Third graders will love this digital escape room on honey bees
little day old chicks
broody hen with chicks
 
If you are not sure the eggs are developing, you can candle them.
embryology
Candling The Egg
 
 Such a good little mamma!  My bantam kept them under her and if they got cold she would nestle down on them right there on the spot.  The chicks do not look like her and they will be full-size chickens. But they all love each other and it is a good message about adoption.   Even in the animal world, mammas love the babies they raise!
Broody hen with chicks


NOTE To TEACHERS

As a teacher of course I am thinking about how I could do this in the classroom.  I think the first thing to consider is what would happen to the chicks when we are done hatching them.  Teachers need to have a plan or a farm or somewhere that these living things can go to live once they are hatched.

You would need an incubator and some fertilized eggs and you need to do some research.  Eggs need to be turned as the mamma does.  Many incubators will do this.  Also, please remember that newly hatched chicks can drown in a small bowl of water.  Please use an actual water device designed for chicks.

Concepts you could teach:

Living Things
Life Cycle
Instinct
Structure of Living Things
Growth and Development
Offspring
What Living Things Need
Incubation

embryology
life cycle of a chicken
Incubation reminders 
• Set the incubator in a room with a stable temperature, away from drafts and direct sunlight. 
• Incubate together only species with the same incubation period. 
• Keep a daily record of incubator data. Check the temperature daily to make sure it is 99.5°F (Table 2). Verify that the water trough is full and that the wet-bulb temperature is 86°F. 
• Always wash your hands before touching eggs. Keep germs, dirt, and oil away from incubating eggs.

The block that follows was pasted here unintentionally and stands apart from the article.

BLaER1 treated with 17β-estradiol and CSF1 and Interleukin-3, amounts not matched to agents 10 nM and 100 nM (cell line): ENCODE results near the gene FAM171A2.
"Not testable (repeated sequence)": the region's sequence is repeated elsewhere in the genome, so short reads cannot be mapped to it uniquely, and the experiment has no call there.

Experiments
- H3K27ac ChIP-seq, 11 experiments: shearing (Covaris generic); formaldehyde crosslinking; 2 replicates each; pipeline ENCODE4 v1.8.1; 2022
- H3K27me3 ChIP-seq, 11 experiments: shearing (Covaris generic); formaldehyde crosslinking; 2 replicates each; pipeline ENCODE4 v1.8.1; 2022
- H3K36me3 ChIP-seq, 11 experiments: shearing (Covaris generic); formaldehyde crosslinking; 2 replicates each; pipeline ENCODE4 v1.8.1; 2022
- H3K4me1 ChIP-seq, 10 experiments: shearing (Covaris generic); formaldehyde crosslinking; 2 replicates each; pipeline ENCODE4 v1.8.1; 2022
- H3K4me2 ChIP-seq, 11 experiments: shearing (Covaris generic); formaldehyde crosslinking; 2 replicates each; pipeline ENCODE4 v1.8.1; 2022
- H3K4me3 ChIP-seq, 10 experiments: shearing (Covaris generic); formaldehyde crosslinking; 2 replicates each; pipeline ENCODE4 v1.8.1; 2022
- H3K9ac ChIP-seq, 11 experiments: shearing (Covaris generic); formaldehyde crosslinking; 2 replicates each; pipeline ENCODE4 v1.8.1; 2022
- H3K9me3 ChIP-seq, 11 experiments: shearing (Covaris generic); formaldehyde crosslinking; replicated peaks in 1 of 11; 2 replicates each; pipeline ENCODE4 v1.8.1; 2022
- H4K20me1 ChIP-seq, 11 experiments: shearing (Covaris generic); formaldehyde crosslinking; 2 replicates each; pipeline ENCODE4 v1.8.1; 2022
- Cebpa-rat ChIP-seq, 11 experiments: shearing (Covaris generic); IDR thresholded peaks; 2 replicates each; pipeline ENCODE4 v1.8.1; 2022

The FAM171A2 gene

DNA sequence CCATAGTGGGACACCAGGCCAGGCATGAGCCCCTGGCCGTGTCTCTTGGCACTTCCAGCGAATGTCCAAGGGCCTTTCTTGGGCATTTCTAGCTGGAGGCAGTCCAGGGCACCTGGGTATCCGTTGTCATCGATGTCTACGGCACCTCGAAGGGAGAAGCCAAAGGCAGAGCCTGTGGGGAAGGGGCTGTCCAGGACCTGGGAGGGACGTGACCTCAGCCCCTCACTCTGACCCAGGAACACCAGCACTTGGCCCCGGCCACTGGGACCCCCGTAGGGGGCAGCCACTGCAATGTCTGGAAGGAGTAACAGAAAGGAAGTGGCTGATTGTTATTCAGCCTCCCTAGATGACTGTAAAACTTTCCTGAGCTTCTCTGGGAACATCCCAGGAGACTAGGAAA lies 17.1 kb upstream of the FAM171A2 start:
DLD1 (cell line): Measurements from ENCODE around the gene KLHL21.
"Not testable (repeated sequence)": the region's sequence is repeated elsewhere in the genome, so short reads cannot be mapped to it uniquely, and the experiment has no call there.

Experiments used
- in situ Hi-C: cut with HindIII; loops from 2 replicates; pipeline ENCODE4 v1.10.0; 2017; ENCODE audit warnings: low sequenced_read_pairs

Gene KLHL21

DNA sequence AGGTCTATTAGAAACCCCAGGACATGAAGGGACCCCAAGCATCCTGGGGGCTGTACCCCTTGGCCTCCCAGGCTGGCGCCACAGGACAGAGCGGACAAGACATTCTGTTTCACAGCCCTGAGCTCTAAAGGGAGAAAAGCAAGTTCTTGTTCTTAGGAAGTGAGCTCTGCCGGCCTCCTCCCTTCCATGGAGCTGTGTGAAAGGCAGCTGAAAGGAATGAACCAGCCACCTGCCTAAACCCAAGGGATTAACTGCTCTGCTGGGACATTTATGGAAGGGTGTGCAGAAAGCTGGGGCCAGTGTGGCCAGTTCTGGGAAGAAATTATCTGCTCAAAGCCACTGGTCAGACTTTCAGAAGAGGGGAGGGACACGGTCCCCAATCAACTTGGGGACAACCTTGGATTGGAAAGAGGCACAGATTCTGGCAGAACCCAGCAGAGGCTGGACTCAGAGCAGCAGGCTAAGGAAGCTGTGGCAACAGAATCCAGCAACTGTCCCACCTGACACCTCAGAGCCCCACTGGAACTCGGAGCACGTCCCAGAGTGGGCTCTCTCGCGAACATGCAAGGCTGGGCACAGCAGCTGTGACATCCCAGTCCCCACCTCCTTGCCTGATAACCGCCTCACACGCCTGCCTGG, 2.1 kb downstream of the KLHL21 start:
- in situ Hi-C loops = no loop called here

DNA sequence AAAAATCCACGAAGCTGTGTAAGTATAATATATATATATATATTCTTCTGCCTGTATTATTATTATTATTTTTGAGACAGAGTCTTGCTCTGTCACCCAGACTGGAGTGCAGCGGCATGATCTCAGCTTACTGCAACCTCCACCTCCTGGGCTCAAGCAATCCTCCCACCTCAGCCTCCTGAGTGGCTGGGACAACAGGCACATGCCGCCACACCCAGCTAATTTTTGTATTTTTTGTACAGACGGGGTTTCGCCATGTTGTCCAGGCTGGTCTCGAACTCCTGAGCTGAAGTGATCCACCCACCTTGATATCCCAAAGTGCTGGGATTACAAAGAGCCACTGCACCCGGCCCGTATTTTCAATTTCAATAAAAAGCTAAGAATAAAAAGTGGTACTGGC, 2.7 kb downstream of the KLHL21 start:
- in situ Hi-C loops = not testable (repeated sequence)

• Turn the eggs three to five times a day for the first 18 days. 
• The large end of the egg should always be higher than the small end. 
• Do not turn the eggs for the last 3 days of incubation. 
• When the chicks hatch, provide cloth or rough paper surface for them to walk on.

 

Thank you for reading this post.

This story was so popular that I decided to turn it into a digital story with follow up pages and centers!
Digital Story and Worksheets Banti The Broody Hen

Life Cycle of a chicken unit
All about chickens

Banti The Broody Hen for K-1 Students

Life Cycle of a chicken unit
chicken life cycle
Looking for a Third Grade Unit designed to meet the Life Cycle standard?  I have a complete unit that includes the above Banti story and so much more.  Chicken Life Cycle for Third Grade NGSS 3-LS1-1 and Utah SEEd 3.2.1
third grade life cycle of a chicken
Life Cycle of a chicken unit
chicken life cycle
Kindergarten chicken activities
chicken life cycle

Start Here

I am so impressed with this unit which manages to be distance learning and hands-on at the same time.  Really well thought out and engaging activities that allow students to practice each of the eight Science and Engineering Practices.  Really no prep for me!